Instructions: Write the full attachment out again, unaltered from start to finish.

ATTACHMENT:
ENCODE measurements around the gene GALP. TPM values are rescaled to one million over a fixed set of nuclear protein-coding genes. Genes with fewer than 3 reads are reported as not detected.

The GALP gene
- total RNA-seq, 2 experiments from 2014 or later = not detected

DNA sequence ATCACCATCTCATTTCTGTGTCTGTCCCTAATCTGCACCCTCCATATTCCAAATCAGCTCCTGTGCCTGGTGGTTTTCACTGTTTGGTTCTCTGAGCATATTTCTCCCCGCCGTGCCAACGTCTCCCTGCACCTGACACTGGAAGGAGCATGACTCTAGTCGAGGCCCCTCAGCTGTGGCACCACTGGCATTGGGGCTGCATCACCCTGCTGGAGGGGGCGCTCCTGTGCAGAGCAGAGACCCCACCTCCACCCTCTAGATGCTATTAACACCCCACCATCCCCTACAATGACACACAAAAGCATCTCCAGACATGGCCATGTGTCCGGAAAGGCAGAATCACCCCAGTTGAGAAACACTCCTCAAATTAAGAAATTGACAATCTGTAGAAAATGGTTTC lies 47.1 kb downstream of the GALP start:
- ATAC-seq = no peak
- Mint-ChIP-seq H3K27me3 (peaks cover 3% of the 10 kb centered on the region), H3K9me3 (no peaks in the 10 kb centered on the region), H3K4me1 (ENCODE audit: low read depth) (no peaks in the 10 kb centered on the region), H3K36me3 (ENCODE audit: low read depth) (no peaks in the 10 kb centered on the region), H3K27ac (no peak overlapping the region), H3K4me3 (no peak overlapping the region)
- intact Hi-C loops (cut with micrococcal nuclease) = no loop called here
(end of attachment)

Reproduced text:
ENCODE measurements around the gene GALP. TPM values are rescaled to one million over a fixed set of nuclear protein-coding genes. Genes with fewer than 3 reads are reported as not detected.

The GALP gene
- total RNA-seq, 2 experiments from 2014 or later = not detected

DNA sequence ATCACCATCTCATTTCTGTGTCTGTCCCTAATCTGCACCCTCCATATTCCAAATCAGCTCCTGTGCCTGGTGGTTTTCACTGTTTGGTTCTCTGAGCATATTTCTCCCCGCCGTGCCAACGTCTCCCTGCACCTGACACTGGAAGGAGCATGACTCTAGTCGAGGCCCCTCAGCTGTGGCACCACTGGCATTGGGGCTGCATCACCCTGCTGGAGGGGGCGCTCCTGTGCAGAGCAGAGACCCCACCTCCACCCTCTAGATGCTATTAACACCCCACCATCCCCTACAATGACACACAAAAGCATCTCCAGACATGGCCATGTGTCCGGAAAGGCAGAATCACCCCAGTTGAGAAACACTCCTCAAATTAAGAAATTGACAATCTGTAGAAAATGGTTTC lies 47.1 kb downstream of the GALP start:
- ATAC-seq = no peak
- Mint-ChIP-seq H3K27me3 (peaks cover 3% of the 10 kb centered on the region), H3K9me3 (no peaks in the 10 kb centered on the region), H3K4me1 (ENCODE audit: low read depth) (no peaks in the 10 kb centered on the region), H3K36me3 (ENCODE audit: low read depth) (no peaks in the 10 kb centered on the region), H3K27ac (no peak overlapping the region), H3K4me3 (no peak overlapping the region)
- intact Hi-C loops (cut with micrococcal nuclease) = no loop called here